The whole other side of Homer, leading up to and including the Trojan
War -- Achilles, Agamemnon, and Helen of Troy -- are everywhere,  
as a visit to the Museum in Naples quickly shows. And there are plenty
of references to Bacchus, Ariadne, and Theseus, in connection with the
famous stories of the labyrinth of Crete, to convince us that Pompeian
house owners valued somehow their houses' connections with these story
cycles. Last but certainly not least, figures of Venus as well as hundreds
of erotic situations involving either her or her son Cupid also show a
very permissive aesthetic code, by our standards, in the town's homes
and temples. But is this the same Venus -- or Aphrodite -- of the
Odyssey ? Is it feasible, based on the existing frescoes we see in
Naples or in publications of Pompeii, to think that everyone in the town
agreed to not ever commission a painting of Odysseus's tearful reunion
with either his son Telemachus or his wife Penelope for one of their
triclinium dining rooms or alcoves? As a symbol of domesticity or
faithfulness, moreover, wouldn't a scene of Penelope's knitting and
un-knitting the famous shroud have been just the Pompeian thing? Why
not?  In fact, considering Pompeii's proximity and political
subordination to Rome, as its colony, from 80 B.C., what does it mean
that in the "Room of the Aldobrandini Marriage" of the Vatican
Museums one can see today a series of large, stunning wall frescoes from
the 1st century B.C. found in a villa of Rome's Esquiline Hill -- all of
them illustrating episodes from the
Odyssey, for example, concerning the
witch Circe, the hero's battle with the Lastrygons, and his most famous
encounter with the song of the sirens? In addition, like that of Naples,
didn't Pompeii's history connect it to the seafaring peoples of Magna
Grecia -- the Greeks -- who colonized those regions of what was then
Italy as far back as 600 or 700 B.C.? (Italian legends about Hercules'
founding not only of Herculaneum but also Rome, abound, so the Greek
connection is historically a solid one, even if only on the level of myth
and fantasy, which, of course is also were painting drew from anyway.)
Toroazul Painting and Fine Arts
Pompeii : See it like a native

Basically, then, the reader of this essay by now is probably
challenging me to do something "a la Fiorelli" with the missing family of
mythological -- Odyssean -- characters in Pompeian paintings and
mosaics . . . . At this poing, can I produce anything concrete out of the
fact of this missing storyline from ancient times? Why the silence
regarding Odysseus and Penelope?

If there is an answer I can give it comes in the form of a question: Do
you think the content and nature of the Iliad VS. the Odyssey is
something that can be thinned out into one sentence, Wikipedia style,
to provide a suitable explanation?
  The closest I have come to making sense out of this was when I
recently visited Pompeii in the company of Allegra and Ethan Hill, of
Miami, 13 and 11 years old, respectively, who went to the site with
their parents and me eager to understand all the fuss made about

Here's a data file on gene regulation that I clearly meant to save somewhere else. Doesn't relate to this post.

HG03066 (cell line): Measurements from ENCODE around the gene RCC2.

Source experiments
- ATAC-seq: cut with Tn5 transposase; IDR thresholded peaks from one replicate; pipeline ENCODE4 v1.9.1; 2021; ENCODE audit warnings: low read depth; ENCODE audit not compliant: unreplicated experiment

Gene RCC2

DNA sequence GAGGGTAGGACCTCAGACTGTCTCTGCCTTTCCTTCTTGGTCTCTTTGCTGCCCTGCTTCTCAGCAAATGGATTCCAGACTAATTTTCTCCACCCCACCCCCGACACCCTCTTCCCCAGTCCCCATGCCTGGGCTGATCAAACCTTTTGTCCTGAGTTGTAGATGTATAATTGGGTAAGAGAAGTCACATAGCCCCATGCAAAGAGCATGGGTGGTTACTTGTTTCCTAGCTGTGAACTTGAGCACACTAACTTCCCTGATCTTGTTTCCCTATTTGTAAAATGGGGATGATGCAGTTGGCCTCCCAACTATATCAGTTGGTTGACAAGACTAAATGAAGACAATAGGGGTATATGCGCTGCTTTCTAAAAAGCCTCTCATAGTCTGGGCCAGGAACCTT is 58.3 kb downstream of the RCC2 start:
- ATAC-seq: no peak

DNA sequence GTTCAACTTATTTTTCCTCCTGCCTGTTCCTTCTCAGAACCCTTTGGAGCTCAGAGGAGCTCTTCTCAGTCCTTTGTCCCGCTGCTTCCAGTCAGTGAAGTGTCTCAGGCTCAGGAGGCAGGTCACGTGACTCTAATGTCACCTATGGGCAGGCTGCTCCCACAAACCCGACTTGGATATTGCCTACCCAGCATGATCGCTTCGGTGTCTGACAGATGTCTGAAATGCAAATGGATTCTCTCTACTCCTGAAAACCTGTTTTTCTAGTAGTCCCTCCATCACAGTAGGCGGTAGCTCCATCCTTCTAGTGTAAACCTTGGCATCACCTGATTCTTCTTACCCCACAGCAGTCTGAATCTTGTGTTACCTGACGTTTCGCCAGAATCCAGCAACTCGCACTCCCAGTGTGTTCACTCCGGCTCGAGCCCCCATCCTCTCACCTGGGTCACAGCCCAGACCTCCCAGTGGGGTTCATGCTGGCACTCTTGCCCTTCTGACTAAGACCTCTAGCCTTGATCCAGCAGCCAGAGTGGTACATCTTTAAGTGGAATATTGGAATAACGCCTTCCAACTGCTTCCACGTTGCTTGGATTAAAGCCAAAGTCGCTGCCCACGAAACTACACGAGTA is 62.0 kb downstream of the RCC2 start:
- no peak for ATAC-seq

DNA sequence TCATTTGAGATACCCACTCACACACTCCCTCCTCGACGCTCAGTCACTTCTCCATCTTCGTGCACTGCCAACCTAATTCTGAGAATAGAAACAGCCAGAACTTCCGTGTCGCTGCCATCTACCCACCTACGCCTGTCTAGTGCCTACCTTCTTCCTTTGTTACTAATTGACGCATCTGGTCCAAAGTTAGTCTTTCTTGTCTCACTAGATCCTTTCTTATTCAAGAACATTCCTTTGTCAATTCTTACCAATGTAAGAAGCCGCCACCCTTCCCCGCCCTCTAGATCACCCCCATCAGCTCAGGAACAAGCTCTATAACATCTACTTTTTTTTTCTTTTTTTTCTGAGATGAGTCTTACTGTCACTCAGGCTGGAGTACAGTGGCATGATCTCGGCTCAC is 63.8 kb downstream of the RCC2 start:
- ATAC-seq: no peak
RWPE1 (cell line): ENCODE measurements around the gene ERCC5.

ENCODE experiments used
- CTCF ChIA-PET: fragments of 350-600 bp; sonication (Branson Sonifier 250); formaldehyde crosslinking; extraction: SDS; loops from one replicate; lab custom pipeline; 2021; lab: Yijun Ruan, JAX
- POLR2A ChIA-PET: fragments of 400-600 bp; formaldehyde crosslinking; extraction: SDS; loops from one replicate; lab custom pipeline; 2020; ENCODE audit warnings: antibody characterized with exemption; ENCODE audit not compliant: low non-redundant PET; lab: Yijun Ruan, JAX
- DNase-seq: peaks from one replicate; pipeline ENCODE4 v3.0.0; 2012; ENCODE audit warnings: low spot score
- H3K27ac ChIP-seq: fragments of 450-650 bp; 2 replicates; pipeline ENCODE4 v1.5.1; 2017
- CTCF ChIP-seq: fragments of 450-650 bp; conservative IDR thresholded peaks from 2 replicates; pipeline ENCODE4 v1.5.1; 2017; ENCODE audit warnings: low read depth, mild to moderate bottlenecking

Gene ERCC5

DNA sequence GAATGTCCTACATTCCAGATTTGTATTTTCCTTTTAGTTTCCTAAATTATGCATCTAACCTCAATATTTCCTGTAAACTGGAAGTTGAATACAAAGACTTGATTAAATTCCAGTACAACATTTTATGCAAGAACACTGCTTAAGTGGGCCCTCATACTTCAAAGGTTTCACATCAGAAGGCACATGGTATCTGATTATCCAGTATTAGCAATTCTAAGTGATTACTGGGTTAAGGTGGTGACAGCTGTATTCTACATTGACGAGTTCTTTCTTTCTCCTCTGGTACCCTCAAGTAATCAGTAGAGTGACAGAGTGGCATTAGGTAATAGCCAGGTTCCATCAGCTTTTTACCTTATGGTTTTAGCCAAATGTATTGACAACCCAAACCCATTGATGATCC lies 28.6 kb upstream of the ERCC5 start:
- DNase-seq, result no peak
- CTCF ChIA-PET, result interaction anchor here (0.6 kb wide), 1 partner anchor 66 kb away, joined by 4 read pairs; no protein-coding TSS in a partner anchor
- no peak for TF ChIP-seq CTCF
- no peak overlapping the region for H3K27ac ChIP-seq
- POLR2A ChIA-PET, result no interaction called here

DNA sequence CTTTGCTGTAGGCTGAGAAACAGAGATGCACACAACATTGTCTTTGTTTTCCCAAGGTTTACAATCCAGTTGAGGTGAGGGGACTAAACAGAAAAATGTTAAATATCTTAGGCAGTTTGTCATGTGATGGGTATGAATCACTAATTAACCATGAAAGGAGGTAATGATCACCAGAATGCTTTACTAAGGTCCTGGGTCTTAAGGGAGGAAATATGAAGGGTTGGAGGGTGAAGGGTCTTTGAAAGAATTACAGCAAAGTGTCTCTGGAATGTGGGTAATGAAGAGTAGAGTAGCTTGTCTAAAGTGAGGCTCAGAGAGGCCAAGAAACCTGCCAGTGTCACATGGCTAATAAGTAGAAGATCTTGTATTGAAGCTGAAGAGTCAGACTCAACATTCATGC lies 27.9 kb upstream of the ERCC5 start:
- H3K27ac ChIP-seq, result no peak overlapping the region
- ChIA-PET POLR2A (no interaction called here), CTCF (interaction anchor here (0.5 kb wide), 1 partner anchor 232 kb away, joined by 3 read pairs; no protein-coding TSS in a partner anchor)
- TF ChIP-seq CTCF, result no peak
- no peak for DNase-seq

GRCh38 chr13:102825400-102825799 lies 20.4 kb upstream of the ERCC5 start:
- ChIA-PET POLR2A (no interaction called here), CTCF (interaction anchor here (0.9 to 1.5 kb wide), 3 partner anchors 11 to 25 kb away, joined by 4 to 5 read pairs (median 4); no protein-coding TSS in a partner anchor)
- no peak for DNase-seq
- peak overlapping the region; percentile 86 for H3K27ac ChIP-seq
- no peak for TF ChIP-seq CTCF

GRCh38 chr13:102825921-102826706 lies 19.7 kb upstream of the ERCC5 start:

Pompeii through time. At one point at the end of the full-day walk
through the streets, houses, and forum areas, and after I challenged
young Ethan to paint his own stage set for a scene from Mozart's
opera The Magic Flute, based on the ruins of the  Temple of Isis in
Pompeii (Mozart is known to have been inspired there to compose his
work), Allegra pointed out that there was something half comical- half
tragic about the place that reminded her of the storyline in Strauss's
opera, Ariadne aux Naxos, where a group of players who want to put
on a performance of the tragic abandonment of Ariadne by the hero
Theseus end up having all their seriousness trashed by the arrival on
the scene by a group of comedians who have anything BUT tragedy on
their mind. The result, as Allegra told us that day, is that the tragedy
of Ariadne's high art arias and sentiments are made light of and
transformed by the comedic bawdiness of the other players.
  It occurs to me that in Pompeii something like this took place and
the recurrent appearance of Ariadne and Bacchus, in fact, bear this
out, somehow lightening up the tragic preludes of devastation that we
associate with the place.
  One of the most interesting bits of Wikipedia type knowledge that I
gathered about Pompeii in my travels, is that when it was made a
colony by Rome in the year 80 B.C., under General Silla, the place
name was legally changed to Colonia Cornelia Veneria Pompeianorum
-- and the word "Veneria" had to do with the traditional affiliation of
the town with a cult of the river goddess Mefite, whom Romans called
La Venere Fisica. Physical Venus.  
  This opens up some new doors of conversation here. About a sort of
rebelliousness and originality in the way Pompeii probably acted
towards Rome and maybe also towards the cultural baggage of their
time. Although when one compares the Iliad and the Odyssey, the
latter seems to be the comic epic, maybe Pompeian sensibilities were so
mightily capable of truly building their city on a unique axis of vision
that seemed to be one thing but that was indeed another, that they
did just that. They transformed the Iliad into an Odyssean celebration
of homecoming and left the Odyssey to fend for itself in the mondane
world of the obvious fantastic. For the Pompeian, there seems to have
been a wonder, indeed, about physicality that defied any fantasy and
that made out of the tragic a comedy of art and illusion that is what
the great Pompeian frescoes and mosaics are all about.
  Pompeii : a city of Bacchus, a city built and painted with the magic
of theater.

Painted bird from the House of the Venus
in the Shell -- Pompeii

Fresco from the House of Venus in the Shell --- Pompeii
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Paintings of the Odyssey from a Roman villa, 1st century B.C.
-- Rome, Vatican Museums